AKI Grantee: HorseSafety-Ghana (Final Report)
Healing, care, and health for the horses at the Kingdomstables, Accra [while raising awareness and providing positive influences for other horses around us.] #thesixfreedoms @thesixfreedoms
HorseSafety finished their Africa-Based Animal Welfare Organization Grant Project with flying colors! Briefly, here's what they did in October, November, and December. [For background about their grant and more information about HorseSaftey, please see this previous AKI Blog post about HorseSafety.]
HorseSafety continued to provide care for the 2 recently rescued mares, Queen and Goodnews (their story is in the previous blog post), who are staying at Eva Lydeking's ranch (since HorseSafety doesn't yet have their own ranch). The 2 horses put on weight and got stronger. Queen, the mother of Goodnews, was pregnant (she was pregnant when she was rescued) and expected to give birth in December. HorseSafety was trying to find a quiet place for her to deliver.
HorseSafety also continued to treat colt Pablo's eczema and while it was improving, it hadn't yet healed completely. HorseSafety would have loved to have a lab test done, but they didn't have the budget for it.
During October, HorseSafety continued to treat the 7 horses at Kingdomstables, all of whom had vitamin and mineral deficiencies, but they were improving. Hoof treatments were done regularly since HorseSafety was paying a salary to the caretakers-and it was part of their job requirements.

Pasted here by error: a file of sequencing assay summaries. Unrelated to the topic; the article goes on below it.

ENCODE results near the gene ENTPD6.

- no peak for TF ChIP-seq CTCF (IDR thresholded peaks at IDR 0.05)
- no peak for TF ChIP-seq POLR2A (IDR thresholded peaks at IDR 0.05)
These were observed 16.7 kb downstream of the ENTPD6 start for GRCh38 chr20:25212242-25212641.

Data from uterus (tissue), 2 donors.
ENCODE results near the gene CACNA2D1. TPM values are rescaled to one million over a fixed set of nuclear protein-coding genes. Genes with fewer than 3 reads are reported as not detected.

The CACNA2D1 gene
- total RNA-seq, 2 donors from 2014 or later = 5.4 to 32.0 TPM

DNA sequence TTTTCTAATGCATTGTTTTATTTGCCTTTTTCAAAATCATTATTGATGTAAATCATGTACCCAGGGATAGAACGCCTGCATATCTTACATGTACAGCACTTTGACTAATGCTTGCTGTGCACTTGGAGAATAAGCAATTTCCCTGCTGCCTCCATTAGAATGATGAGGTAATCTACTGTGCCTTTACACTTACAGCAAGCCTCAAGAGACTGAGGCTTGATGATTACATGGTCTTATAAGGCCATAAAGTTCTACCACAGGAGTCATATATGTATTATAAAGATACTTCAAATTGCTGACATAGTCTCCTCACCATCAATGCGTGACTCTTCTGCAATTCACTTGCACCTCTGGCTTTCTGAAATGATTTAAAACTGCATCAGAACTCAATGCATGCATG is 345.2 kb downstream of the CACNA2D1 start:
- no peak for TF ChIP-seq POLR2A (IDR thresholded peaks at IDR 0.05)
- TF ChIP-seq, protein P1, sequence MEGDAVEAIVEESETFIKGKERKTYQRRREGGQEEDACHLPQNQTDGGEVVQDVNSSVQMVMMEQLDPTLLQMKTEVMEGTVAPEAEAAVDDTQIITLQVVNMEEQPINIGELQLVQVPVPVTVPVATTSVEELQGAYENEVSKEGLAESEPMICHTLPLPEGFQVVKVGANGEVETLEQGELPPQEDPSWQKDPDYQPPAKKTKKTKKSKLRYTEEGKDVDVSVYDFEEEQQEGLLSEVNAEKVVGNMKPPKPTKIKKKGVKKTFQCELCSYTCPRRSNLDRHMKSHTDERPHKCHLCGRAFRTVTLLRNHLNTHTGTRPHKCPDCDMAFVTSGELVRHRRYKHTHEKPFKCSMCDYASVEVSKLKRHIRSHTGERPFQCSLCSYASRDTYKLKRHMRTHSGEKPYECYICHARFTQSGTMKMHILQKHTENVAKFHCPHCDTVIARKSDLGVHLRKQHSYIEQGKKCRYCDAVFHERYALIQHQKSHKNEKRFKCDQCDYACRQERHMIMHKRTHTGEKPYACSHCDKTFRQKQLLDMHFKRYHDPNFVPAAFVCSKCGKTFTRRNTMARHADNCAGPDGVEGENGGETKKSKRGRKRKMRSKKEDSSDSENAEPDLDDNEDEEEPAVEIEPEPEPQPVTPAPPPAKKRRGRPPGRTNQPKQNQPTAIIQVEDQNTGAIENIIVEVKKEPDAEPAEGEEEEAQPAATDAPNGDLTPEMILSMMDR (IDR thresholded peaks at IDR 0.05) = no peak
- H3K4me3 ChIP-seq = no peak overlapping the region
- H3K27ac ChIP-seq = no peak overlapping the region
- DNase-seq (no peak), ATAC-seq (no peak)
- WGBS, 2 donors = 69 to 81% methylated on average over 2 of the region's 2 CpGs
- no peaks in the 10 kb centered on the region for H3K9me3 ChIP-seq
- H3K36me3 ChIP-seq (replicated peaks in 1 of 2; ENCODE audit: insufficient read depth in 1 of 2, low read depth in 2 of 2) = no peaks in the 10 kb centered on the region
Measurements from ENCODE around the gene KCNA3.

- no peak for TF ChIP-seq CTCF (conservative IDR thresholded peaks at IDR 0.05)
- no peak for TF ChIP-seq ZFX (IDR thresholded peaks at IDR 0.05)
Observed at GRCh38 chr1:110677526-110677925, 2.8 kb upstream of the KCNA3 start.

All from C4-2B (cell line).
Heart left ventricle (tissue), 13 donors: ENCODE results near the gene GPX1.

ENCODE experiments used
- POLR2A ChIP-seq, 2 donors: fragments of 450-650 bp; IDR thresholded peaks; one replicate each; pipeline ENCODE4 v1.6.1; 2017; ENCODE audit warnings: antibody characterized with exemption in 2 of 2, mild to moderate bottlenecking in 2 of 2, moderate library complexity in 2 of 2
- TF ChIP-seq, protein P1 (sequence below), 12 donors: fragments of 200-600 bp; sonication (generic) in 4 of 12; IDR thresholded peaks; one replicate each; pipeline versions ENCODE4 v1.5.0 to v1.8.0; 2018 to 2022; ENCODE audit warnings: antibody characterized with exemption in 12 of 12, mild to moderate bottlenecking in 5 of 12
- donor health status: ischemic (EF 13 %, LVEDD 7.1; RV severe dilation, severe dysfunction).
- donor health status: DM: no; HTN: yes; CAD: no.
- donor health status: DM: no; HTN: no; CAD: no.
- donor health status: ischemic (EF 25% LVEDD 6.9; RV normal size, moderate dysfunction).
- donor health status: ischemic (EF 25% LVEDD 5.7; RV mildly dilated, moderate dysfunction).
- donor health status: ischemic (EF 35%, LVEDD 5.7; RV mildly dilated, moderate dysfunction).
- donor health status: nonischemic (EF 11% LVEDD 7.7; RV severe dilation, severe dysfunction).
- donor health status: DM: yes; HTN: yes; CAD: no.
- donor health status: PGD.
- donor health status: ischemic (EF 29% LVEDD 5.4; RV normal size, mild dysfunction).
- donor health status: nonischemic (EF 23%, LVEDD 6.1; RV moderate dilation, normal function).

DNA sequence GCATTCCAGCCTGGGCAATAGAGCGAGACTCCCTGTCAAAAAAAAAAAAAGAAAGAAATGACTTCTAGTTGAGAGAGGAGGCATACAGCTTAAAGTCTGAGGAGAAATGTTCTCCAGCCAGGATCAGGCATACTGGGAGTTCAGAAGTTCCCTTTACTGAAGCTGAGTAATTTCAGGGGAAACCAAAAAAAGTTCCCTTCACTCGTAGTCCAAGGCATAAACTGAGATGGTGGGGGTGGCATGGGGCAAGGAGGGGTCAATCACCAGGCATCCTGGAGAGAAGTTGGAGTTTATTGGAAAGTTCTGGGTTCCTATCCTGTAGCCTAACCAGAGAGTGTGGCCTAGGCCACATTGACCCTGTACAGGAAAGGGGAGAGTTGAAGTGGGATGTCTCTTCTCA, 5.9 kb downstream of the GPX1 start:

In October HorseSafety provided expert care and balanced nutrition to 9 horses, all recovering from trauma.
HorseSafety rescued Sharon, being informed about a neglected old mare who was on the streets of Accra, around Burma Hills. Barbara, a Dutch expat from the neighborhood, agreed to cover her transport and care costs for the first months. That meant HorseSafety wasn't taking on additional costs, and they jumped at the chance to rescue an old horse in need.
That morning, Dr. Christian Twumesi, 2 veterinary students (Core Albright and Francis Anarfo), and Joe Aikins, a jockey who helps the HorseSafety team and who is well connected to the horse community, found the old mare standing at the roadside, in pain and weak, she could hardly walk; she had badly deformed front hooves.
HorseSafety arranged with Eva Lydeking to transport the mare to her ranch the same day. Later in the afternoon though, the owner called Barbara and said he wanted to keep the horse. Luckily, she was able to convince him that it was best for HorseSafety to take Sharon.
Just to be sure, a little later that day, the HorseSafety team met with the owner and he agreed that they could take her. (He said he was overwhelmed caring for her; he and his son have 4 more horses on their compound, all in very sad condition, one with an injured eye. HorseSafety plans to go there, especially since the owner seems very willing to accept help and obviously help is needed.)
Sharon was transported that afternoon to Eva Lydeking's ranch, where she was immediately treated for laminitis. She was improving daily, but still in pain and was given paracetamol every day and regular hoof care. Everyone is confident she'll recover, but it could take up to a year!